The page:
It’s also significantly less than the $4.5 million that then-Sen. Barack Obama raised from the pharmaceutical industry when he ran for President in 2008.

Last year, during his campaign for President, Bernie Sanders received $309,575 from the pharmaceutical industry. Of the 100 members of the Senate, he ranked third in donations from the industry.

For what it’s worth, the 30 Democratic members who voted in favor of Sanders’s amendment received a combined total of $1,038,971 from the pharmaceutical industry last year alone; if you include the donations Sanders, an Independent, received, the grand total is $1,348,546. "

On the other hand, the 13 Democratic members who voted against his amendment raised a total of $1,039,339 from the industry.

But these aggregate totals are somewhat deceptive, because they belie the fact that nearly half of the amendment’s Democratic supporters received either no donations or less than $10,000 from the industry, while over a dozen of them received anywhere between $40,000 to $240,000.

In other words, there isn’t a direct correlation between a member’s individual vote and the size of the donations they received from the industry. The largest beneficiary of campaign donations from the industry voted against it, and the second and third largest beneficiaries voted for it.

So, why did it fail?

Well, for starters, Sanders couldn’t figure out if he wanted to create a fund to import drugs from Canada or the entire world. In its initial iteration, his amendment sought to establish a deficit-neutral reserve fund to allow for the importation of drugs from “Canada and other countries.” Amy Klobuchar subsequently cleaned up the language and eliminated “other countries” from its title.

But, aside from the confusion about the scope of this proposed reserve fund, the primary reason it failed is that Sanders misapprehended the mechanisms necessary to establish an importation process that conforms with FDA guidelines. It’s not enough to say “these drugs must be safe;” there needs to be funding for quality control and compliance, which was never addressed.

Sure, this was a non-binding budget amendment, and some will argue that things could have simply been cleaned up later on. But it was ostensibly designed to be a funding mechanism, and instead, it read like a milquetoast resolution. There were a number of other amendments introduced that very day that included provisions for the Food and Drug Administration; Sanders’s didn’t, and it needed to.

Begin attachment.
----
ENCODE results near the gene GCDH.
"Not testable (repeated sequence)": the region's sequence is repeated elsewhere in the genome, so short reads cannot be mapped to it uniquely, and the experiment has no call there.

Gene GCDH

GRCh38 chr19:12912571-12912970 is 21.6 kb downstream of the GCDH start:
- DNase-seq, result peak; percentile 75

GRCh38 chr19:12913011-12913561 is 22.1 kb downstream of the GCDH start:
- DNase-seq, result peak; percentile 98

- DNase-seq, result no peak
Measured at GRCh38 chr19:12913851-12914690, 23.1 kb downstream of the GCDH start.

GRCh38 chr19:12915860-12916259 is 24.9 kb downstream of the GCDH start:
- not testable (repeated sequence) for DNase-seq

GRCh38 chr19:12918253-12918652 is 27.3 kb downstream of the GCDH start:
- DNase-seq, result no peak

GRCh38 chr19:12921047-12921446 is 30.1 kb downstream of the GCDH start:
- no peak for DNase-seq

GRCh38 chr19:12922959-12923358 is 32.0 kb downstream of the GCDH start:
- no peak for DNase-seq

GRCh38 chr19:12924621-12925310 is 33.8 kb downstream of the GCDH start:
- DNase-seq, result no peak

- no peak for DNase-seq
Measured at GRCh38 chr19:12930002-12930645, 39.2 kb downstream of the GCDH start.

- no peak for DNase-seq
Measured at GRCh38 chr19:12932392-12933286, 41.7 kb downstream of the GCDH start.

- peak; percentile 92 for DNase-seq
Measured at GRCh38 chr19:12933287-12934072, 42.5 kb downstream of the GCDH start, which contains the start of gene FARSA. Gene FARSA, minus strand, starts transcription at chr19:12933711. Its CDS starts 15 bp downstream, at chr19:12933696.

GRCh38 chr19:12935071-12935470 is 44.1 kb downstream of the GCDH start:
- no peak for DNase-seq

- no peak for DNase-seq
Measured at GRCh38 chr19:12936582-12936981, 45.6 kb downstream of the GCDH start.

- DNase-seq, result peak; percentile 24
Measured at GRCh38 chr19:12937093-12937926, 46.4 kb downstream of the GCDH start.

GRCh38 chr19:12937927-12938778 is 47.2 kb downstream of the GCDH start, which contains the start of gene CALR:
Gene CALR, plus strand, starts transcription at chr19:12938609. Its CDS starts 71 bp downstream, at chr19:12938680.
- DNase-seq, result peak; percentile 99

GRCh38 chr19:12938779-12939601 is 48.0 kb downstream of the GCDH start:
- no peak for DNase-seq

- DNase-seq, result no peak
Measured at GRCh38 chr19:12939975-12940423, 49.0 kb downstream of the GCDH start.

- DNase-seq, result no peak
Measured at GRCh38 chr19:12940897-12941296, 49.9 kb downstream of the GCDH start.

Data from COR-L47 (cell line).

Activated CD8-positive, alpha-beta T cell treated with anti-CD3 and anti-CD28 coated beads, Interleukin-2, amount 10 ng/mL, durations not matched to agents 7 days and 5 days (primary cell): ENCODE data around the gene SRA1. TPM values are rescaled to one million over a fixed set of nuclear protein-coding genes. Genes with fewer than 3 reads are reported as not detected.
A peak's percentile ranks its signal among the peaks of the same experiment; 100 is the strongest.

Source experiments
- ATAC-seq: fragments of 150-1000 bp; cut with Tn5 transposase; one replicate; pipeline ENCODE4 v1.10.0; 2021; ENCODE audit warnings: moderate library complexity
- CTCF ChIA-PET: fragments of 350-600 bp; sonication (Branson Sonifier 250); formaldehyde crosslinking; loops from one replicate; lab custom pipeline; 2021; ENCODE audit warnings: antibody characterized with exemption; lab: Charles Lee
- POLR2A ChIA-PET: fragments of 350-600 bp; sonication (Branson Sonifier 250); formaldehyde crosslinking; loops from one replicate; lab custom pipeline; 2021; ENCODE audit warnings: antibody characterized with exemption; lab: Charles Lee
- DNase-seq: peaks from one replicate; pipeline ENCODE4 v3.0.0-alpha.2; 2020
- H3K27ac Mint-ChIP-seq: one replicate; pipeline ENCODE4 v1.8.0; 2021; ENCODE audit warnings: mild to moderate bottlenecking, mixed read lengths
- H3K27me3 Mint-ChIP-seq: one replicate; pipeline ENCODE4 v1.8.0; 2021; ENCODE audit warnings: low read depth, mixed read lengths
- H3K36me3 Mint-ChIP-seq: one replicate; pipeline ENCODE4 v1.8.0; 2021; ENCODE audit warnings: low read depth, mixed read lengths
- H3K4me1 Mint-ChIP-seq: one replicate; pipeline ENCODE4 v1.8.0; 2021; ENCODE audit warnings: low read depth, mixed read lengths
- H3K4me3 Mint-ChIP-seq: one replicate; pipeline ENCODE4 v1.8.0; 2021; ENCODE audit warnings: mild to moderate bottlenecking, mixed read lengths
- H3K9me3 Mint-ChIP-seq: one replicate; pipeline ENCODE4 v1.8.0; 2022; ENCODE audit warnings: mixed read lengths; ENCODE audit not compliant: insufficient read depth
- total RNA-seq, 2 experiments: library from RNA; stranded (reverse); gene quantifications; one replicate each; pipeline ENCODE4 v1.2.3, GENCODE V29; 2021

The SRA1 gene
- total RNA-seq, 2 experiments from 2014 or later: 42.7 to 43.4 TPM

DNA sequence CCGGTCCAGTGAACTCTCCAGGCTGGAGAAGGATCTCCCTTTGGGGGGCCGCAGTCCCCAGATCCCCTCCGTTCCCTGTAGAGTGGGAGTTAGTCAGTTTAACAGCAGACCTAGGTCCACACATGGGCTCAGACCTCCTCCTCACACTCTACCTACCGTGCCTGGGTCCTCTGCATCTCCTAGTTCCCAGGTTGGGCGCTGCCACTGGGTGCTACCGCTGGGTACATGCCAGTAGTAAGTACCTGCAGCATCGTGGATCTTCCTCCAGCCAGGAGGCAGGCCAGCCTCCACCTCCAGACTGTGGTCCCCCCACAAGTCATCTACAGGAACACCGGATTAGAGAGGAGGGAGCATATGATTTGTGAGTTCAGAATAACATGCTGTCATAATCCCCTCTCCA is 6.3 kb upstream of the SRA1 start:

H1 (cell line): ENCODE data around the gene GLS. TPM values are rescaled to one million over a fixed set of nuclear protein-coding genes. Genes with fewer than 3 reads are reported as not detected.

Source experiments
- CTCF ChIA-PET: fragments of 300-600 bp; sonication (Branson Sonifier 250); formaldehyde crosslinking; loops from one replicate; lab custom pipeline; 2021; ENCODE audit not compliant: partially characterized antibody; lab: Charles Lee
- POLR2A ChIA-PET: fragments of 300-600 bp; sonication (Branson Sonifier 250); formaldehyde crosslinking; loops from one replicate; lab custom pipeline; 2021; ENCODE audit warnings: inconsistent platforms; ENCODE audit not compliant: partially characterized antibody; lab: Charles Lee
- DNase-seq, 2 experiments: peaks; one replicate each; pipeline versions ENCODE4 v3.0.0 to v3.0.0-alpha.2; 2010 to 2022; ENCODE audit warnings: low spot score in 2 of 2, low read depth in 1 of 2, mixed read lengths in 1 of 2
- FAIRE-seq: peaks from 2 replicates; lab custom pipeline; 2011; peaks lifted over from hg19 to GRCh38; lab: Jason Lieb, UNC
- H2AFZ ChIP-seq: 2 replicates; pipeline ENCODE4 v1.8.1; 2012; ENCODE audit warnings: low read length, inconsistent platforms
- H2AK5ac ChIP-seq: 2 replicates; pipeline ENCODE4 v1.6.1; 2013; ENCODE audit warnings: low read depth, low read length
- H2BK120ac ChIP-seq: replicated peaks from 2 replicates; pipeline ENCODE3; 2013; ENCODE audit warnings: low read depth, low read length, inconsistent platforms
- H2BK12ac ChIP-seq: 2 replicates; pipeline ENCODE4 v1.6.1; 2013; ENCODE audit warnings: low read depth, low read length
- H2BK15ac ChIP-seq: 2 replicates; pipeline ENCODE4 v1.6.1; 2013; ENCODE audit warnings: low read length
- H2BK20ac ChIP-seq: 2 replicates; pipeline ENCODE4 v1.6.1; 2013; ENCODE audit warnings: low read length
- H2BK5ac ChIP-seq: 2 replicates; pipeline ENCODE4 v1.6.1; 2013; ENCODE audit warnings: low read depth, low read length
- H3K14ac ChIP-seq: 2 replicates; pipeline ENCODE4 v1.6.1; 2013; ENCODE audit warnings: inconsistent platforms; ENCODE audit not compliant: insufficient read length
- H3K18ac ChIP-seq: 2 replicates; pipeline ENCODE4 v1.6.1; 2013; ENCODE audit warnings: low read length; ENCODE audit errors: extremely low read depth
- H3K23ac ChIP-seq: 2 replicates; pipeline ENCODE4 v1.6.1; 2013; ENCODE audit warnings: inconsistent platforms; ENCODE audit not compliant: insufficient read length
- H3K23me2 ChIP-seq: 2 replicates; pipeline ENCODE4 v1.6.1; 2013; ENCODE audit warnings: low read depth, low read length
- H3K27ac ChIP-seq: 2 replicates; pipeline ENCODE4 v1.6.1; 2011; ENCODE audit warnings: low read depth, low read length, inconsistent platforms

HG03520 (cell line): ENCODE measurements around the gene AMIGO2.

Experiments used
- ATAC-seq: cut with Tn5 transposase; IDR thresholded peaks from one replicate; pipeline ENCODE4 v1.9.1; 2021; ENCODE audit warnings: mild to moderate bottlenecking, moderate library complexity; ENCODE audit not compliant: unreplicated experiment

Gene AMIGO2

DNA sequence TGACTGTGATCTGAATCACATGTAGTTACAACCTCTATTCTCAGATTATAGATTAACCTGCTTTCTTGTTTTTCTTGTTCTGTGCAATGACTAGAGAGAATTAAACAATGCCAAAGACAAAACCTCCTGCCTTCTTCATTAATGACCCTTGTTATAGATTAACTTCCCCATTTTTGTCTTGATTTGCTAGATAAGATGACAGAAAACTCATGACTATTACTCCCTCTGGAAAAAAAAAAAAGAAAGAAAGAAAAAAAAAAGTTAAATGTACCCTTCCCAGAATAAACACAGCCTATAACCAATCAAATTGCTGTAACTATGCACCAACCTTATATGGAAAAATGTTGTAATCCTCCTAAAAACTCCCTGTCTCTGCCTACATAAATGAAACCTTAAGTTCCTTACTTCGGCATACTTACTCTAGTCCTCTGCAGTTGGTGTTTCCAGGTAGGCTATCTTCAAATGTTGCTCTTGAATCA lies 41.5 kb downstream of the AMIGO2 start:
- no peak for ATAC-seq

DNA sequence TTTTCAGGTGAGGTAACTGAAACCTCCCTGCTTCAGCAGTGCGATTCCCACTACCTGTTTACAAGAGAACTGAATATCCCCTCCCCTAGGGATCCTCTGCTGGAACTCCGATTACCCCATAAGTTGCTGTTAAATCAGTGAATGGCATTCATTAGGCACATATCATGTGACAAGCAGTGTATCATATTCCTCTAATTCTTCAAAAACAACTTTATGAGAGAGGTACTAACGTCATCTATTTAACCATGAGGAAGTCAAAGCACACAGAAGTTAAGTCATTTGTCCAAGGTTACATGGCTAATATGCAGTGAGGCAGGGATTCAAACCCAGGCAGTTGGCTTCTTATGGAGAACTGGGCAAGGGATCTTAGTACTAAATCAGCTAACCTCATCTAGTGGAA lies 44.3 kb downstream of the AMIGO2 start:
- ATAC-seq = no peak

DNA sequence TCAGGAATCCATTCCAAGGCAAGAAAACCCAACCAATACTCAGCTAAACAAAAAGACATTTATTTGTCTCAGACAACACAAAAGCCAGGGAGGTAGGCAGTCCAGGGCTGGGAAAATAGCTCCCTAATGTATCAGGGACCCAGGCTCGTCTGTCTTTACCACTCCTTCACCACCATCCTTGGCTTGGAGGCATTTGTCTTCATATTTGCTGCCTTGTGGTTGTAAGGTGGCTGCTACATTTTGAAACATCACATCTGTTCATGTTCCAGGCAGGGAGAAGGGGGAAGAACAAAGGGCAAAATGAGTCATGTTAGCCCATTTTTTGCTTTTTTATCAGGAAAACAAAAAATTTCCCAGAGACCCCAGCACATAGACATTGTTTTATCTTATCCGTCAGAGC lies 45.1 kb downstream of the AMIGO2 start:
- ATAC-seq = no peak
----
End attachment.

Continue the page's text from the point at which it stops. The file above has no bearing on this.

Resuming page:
In making the case for this legislation, Sanders spoke almost exclusively about the re-importation of patented American pharmaceuticals, and to be fair, that is an enormous part of the equation; it’s also what most American consumers demand. However, it doesn’t capture the entirety of the market. In some cases, American consumers may turn to Canadian compounding pharmacies for cheaper specialized medications; in others, Americans may want to purchase generic medications that are no longer patented and can be manufactured independently at a lower cost. And that’s why we need FDA oversight and compliance.

It’s easy to say, “Well, if Canada already approved these drugs, then why do we need the FDA to get involved?” Simple answer: Because the Canadian regulatory agency is responsible for protecting Canadian citizens, and the FDA is responsible for protecting American citizens.

Right now, we basically take foreign drug importers at their word. We require that they register, that they fill out some paperwork, that they label their products, and that they adhere to international best practice standards in manufacturing. But there’s no way we can really guarantee any of that.

The demand for cheaper drugs from Canada has already created a boutique industry of online pharmacies that market almost exclusively to Americans, and most of these pharmacies are fraudulent. The drugs they sell may be deadly. Recently, a Canadian drug manufacturer was caught selling fake cancer drugs to American doctors.

And that is precisely why it’s so important to get this legislation right, from the beginning.

If Bernie Sanders is serious about reducing drug prices, he should stop smearing his colleagues for rejecting his flawed amendment and instead start listening to them.

And a reserve fund? Reserve Funds would not have made a difference, as Dylan Matthews point out at WaPo in 2013:

Tbh, I never saw the Canada option as viable. Canada's Pharmaceutical Industry is not as robust as ours. They account for only 2 percent of worldwide pharmaceutical sales, and we are their main market for sales: "Cross-border internet pharmacy sales between Canada and the U.S. grew rapidly from 2000 to 2003, but had, until 2014, steadily declined. However, they grew by 7% from 2014 to 2015, reaching $112 million or 1.5% of total pharmaceutical products exports to the United States (IMS Pharmafocus 2020)." https://www.ic.gc.ca/eic/site/lsg-pdsv.nsf/eng/h_hn01703.html

The approval process for drugs in Canada takes longer than our approval process. Heavy price controls have created a demand for cheap generics which in some instances risk lives: Worth the price? Push for cheaper generic drugs has Canadians buying questionable medicines from India

Health Canada needs better oversight of generic drug quality. Not promoting woo wouldn’t hurt either.

Canada has a sluggish approval process, (because of the formulary approval process). Because of price controls, demand for generics are high, meaning quality drugs are rare to come by. The situation is far from perfect. Rather than adopt a tunnel vision about importing drugs from Canada, I'd rather representatives examine the flaws in Canada's set up and what lessons we can learn from them.

Maybe that's what the conversation should be about?

Instead a line has been drawn in the sand , a strong democratic senator and an ally reviled over a symbolic amendment with no teeth.

This thread is also worth following: http://www.democraticunderground.com/10028477228

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About JHan

Be true, be brave, stand. All the rest is darkness.